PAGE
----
When you and an Associate Editor of the film are pushing two sets of strollers up Kent Avenue – one stroller with a three year old in it and another stroller literally filled up with hard drives in pelican cases (hard drives with your film on it!) – you know this is low budget filmmaking and parenting on display! Practically, we are practicing the art of juggling…the art of parenting and filmmaking on a daily basis.
Some days, as challenging as it seems, things work out really smoothly because we as a unit have found a rhythm. But on other days, it’s incredibly tough – because filmmaking has deadlines like everything else, takes up a huge amount of resources, time, money, and energy. But at the same time, it’s a craft that allows you to collaborate with so many people and we can see how that is already having an effect on our daughter. She sees that ‘work’ is not one set of duties – ‘work’ is many, many different things – work could be with cameras on set, work could be editing on a computer, work is listening to music, work is sitting down and paying bills, work is a lot of writing and writing and writing, reading and watching and re-watching.
But being a parent shapes you daily as a filmmaker or an artist because that’s part of your identity. And also there’ s the element that you want to make something to share with your child – perhaps our daughter won’t appreciate the whole film today (Wallabout is a drama for adults, after all), but someday, she will hopefully appreciate the work of her parents. And, in the meantime, she already enjoys watching the scenes where she appears in the film. Obviously, we are biased, but she’s a natural.
Anna’s father passed away twelve years ago, Eric’s father passed away in 1994 and last year Eric also lost his mother. You examine the life-death cycle in a different way, and naturally ask yourselves – where does art fit in? It obviously fits in everywhere, because filmmaking is part of life for us. A few years ago Anna was talking to D.A. Pennebaker, the legendary documentarian in his late 80’s and still making films! And he said he used to park his babies under the steenbecks (flatbed editing machines) before everything got digital. That sums up filmmaking and parenting – babies under edit machines. 🙂
Thematically, Wallabout’s protagonist Alex wrestles with similar issues. How does one maintain a creative career telling personal stories and survive in this world, in this city, one of the most expensive and demanding in the world? How does one start a family in these circumstances? It’s a tough proposition that is constantly being reevaluated and Wallabout won’t give you the answer or the magic bullet. What you’ll see in Wallabout is Alex’s determination and persistence despite adversity. She has a checkered past, is plagued with financial problems, experiences plenty of social hiccups, but she soldiers on.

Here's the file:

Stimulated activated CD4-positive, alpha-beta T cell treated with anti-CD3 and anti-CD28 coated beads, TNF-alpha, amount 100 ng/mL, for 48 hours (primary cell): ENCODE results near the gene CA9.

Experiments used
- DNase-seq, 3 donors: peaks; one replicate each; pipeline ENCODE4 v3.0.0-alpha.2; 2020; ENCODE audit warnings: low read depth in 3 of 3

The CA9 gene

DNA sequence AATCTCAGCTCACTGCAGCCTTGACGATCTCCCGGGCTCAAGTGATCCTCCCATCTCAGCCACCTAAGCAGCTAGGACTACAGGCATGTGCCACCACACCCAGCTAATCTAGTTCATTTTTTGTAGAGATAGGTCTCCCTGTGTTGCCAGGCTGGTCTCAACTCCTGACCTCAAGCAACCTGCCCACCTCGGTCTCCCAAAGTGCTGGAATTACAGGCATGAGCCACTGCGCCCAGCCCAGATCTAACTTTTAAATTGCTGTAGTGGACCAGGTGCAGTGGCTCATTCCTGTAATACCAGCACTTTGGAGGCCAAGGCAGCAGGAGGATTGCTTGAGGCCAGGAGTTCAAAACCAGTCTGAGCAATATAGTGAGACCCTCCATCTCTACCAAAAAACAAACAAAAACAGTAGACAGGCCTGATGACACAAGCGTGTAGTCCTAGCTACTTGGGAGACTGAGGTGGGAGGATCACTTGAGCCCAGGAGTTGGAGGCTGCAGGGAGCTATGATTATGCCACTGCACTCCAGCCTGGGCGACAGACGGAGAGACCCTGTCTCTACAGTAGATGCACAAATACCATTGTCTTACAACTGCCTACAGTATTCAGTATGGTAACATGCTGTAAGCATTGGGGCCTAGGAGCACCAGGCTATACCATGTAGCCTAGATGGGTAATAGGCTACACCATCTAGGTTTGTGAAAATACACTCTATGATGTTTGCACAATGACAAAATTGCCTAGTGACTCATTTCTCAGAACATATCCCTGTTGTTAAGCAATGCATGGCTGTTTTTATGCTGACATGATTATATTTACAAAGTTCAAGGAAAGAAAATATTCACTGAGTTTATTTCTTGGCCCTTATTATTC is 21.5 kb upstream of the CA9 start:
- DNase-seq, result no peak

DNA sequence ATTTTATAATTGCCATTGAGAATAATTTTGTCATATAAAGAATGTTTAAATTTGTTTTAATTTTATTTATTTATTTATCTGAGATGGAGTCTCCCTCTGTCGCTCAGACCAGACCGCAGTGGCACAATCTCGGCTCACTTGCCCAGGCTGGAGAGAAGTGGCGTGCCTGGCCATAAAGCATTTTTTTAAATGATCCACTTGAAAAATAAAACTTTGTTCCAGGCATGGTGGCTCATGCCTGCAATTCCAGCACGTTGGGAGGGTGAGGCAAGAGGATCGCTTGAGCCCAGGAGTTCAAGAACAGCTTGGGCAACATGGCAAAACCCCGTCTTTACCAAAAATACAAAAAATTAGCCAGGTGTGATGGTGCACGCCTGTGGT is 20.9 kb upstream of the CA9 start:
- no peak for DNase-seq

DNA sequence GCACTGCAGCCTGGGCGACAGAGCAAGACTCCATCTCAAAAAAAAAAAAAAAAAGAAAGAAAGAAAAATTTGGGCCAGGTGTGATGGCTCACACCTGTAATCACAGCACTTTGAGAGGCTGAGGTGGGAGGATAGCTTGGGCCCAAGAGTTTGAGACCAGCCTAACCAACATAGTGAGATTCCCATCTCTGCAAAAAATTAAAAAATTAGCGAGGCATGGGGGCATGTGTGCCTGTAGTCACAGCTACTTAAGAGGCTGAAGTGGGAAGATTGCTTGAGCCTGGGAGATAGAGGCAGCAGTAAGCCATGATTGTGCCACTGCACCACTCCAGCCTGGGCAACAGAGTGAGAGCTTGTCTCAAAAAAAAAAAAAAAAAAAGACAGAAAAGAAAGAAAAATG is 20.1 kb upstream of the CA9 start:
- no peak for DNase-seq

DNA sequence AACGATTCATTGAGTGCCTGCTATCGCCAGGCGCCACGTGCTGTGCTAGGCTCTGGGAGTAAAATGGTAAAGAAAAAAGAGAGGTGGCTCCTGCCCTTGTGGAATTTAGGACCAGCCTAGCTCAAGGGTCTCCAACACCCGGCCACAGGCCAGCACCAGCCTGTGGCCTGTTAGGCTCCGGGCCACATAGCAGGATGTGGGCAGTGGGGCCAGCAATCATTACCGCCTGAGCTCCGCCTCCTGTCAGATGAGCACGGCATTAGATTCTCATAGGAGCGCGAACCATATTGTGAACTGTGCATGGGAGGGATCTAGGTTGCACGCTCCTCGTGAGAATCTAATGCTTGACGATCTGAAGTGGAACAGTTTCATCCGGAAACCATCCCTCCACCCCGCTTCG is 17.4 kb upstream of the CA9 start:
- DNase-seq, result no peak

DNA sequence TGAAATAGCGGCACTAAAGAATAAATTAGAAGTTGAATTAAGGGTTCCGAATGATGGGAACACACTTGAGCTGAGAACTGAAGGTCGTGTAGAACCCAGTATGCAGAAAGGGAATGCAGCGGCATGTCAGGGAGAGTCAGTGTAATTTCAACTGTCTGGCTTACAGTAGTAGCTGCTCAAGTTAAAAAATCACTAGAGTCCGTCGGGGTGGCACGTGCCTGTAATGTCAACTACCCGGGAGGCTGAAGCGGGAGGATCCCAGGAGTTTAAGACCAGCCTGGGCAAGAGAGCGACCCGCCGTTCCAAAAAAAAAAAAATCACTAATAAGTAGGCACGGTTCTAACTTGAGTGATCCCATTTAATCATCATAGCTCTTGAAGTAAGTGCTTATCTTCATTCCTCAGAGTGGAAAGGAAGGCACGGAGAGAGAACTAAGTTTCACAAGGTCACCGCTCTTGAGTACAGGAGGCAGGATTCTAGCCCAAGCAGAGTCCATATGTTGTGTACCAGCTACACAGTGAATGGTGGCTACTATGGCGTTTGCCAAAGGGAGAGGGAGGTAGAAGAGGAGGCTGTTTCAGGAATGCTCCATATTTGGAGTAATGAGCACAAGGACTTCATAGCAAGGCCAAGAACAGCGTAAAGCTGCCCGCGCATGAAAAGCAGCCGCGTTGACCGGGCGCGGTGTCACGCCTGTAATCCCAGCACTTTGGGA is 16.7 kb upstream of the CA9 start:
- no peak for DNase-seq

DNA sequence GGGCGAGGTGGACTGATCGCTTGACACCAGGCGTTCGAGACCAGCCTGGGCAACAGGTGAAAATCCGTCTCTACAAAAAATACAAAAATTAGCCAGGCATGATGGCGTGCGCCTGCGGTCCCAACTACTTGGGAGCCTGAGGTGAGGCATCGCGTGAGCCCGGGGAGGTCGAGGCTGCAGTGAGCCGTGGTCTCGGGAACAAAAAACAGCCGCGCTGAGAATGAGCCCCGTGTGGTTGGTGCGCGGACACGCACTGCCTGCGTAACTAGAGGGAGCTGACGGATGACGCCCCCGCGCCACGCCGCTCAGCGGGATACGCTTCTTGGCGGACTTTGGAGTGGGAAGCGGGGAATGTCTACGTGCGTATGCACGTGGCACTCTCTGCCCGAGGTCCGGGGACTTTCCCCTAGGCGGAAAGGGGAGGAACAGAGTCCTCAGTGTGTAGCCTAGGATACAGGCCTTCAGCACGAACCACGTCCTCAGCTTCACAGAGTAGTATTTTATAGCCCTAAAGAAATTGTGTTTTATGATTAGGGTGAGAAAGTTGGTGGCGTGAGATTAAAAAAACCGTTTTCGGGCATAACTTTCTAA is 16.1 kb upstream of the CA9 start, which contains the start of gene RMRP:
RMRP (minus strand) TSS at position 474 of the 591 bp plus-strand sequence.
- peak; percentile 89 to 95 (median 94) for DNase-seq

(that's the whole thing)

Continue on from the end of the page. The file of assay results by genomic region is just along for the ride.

You’re in the middle of a final post-production campaign—can you go into more of the specifics, including how anyone who’s interested can be part of it?
We shot the film last year in July/August and one final day in October. And we have finished editing the film, but in filmmaking there are many stages and we are, as you said, at the very final stages of post-production. This means we still need to mix the sound for the film, color correct all the final images, and make many masters for the film, which are the various screening formats to be used at film festivals around the world.
So far, we have funded the film ourselves, which even in low budget, do-it-yourself filmmaking is incredibly challenging. We have launched an IndieGoGo crowdfunding campaign to raise the money we need to finish the movie. Our campaign ends on August 19th and we have already raised about 30% of our goal but we definitely need help in reaching our goal. It’s pretty lonely being an indie filmmaker – you are pretty much doing it alone. We are incredibly lucky that we have had friends and other amazing people help us at every stage of the process, but we are not finished – yet. We want to finish the movie – get the movie out there in the world and really honor this collaborative work. Folks who are interested in joining our campaign can visit our IndieGoGo page to find out more about WALLABOUT, watch all the different videos and check out the photos, make a financial contribution and help to spread the word.
If after reading this interview you, like me, want to lend a hand in seeing Wallabout through its final push, here are a few ways you can do it:
Take a look at the trailer:
Visit and Like the Wallabout Facebook page or tweet them @wallaboutmovie
Contribute to the Indiegogo Campaign, which is currently featured on the Indiegogo main page!